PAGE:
Learn Python Fundamental in 30 Days — Day 5 (Dictionaries)

Dictionaries are unordered mapping from unique immutable keys to mutable values. Dictionaries are delimited with curly braces and contain a comma separated key-value pairs with each pair tied together by a colon.

>>> test = {“fname”:”pra”,”lname”:”lak”,”age”:33}
>>> test
{‘fname’: ‘pra’, ‘lname’: ‘lak’, ‘age’: 33}

Values are accessible by keys

>>> test["fname"]

We should never rely on the order of items in the dictionary(it’s random) and may even vary between different runs of the same program.

Similar to list, dictionary copying is shallow by default copying only the references to the key and value objects, not the value objects themselves

Two ways we can copy the dictionary

1: Use Copy method

>>> test1 = test.copy()
>>> test1
{‘fname’: ‘test’, ‘lname’: ‘lak’, ‘age’: 33}

2: Simply passing it to dict constructor

>>> test2 = dict(test)
>>> test2
{‘fname’: ‘test’, ‘lname’: ‘lak’, ‘age’: 33}

Updating Dictionary

>>> test[“value”] = 5
>>> test
{‘fname’: ‘test’, ‘lname’: ‘lak’, ‘age’: 33, ‘value’: 5}

Dictionaries are iterable and we can used it with loops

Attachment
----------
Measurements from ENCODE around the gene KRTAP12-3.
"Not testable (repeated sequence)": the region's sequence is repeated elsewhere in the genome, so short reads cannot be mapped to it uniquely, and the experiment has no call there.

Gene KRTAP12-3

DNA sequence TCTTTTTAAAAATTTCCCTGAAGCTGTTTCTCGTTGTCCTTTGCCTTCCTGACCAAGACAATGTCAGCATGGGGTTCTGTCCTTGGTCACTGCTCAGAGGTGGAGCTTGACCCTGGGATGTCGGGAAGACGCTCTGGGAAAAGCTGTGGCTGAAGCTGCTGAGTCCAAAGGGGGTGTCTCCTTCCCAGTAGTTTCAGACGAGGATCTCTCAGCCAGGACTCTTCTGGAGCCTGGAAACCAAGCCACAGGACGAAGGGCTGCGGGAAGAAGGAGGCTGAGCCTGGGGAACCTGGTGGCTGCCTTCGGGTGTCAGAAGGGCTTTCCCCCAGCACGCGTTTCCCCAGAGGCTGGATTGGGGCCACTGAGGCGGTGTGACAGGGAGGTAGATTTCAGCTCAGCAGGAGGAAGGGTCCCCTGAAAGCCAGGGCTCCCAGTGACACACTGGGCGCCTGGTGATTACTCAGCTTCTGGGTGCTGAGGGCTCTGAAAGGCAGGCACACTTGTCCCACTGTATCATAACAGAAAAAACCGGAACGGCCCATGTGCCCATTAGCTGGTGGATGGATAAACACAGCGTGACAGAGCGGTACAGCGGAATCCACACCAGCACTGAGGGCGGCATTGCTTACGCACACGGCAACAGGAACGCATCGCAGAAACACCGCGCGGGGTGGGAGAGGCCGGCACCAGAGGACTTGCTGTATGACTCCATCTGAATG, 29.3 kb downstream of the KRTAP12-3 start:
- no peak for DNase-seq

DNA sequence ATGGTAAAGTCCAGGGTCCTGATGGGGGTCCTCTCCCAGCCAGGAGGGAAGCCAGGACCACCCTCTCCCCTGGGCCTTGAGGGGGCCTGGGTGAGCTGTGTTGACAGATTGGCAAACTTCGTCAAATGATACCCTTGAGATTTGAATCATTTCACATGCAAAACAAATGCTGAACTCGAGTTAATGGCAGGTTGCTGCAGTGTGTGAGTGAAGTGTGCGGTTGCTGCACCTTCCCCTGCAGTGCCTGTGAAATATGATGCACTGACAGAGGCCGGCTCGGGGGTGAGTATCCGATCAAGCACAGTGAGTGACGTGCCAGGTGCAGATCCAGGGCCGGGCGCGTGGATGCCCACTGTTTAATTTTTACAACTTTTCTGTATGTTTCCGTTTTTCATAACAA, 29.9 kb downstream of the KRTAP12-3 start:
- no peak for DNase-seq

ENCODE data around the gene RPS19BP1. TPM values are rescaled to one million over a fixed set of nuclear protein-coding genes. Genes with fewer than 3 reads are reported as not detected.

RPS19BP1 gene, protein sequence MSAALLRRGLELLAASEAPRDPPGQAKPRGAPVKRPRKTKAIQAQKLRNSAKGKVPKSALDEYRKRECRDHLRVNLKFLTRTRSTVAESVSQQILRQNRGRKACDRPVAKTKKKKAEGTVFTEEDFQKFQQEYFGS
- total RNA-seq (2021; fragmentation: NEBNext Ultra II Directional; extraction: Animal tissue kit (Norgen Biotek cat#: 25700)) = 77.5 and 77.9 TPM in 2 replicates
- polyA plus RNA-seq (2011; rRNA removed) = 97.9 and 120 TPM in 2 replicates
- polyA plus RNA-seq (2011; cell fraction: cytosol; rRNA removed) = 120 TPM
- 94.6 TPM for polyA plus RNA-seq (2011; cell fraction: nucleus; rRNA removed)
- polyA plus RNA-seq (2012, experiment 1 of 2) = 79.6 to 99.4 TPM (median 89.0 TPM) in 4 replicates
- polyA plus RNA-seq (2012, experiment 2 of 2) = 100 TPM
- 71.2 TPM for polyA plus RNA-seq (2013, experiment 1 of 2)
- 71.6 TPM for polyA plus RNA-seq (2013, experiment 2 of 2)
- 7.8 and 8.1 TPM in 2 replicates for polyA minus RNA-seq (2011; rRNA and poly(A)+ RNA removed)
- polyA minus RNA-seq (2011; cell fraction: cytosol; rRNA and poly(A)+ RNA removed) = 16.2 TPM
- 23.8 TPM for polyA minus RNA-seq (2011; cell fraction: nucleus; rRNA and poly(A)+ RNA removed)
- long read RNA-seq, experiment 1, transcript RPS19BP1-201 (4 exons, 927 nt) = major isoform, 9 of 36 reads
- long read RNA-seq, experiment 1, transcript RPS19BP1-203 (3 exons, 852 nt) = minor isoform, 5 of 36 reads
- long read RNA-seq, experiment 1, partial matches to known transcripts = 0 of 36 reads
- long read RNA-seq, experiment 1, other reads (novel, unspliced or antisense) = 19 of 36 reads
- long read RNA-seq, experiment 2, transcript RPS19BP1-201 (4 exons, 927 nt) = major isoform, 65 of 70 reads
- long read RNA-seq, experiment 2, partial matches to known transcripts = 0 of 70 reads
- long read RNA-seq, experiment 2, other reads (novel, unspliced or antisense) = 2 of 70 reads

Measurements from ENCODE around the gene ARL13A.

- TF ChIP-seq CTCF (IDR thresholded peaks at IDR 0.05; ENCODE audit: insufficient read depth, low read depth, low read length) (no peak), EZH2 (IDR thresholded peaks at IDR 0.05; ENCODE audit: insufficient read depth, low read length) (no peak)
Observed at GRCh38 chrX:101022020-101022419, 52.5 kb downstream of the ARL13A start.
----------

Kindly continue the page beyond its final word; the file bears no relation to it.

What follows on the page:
>>> for i in test:
...     print("Values of Keys " + i + " => " + str(test[i]))
Values of Keys fname => test
Values of Keys lname => lak
Values of Keys age => 33
Values of Keys value => 5

If we are looking for keys then we have keys method

>>> test.keys()
dict_keys([‘fname’, ‘lname’, ‘age’, ‘value’])

Same way we can only look for values

>>> test.values()
dict_values([‘test’, ‘lak’, 33, 5])

To get hold of both keys and values we have items method

>>> test.items()
dict_items([('fname', 'test'), ('lname', 'lak'), ('age', 33), ('value', 5)])

Just to sum up

  1. Keys
  • must be unique
  • immutable type(int,float,string,tuple,bool)
  • careful with float type as a key(if float have accuracy issue, we may not be able to find out what I am looking)

2. values

  • any type(immutable and mutable)
  • can be duplicate
  • dictionary values can be lists,even other dictionaries

3. No order to keys and values

Python Standard Library provides pprint(pretty print)module which knows how to pretty print all built in data structures including dict

>>> from pprint import pprint
>>> pprint(test)
{‘age’: 33, ‘fname’: ‘test’, ‘fnamee’: 1, ‘lname’: ‘lak’, ‘value’: 5}

Dictionary Comprehension

Dict comprehension allow us to express the creation of dictionaries at runtime


{key: value for(key,value) in iterable}

Dict comprehension is pretty useful if we want to invert the dictionary(but it’s not as common as list comprehension as it make code harder to read)

>>> import pprint
>>> D1 = {‘a’:1, ‘b’:2, ‘c’:3}
>>> D2 = {v: k for k,v in D1.items()}
>>> pprint(D2)
{1: ‘a’, 2: ‘b’, 3: ‘c’}

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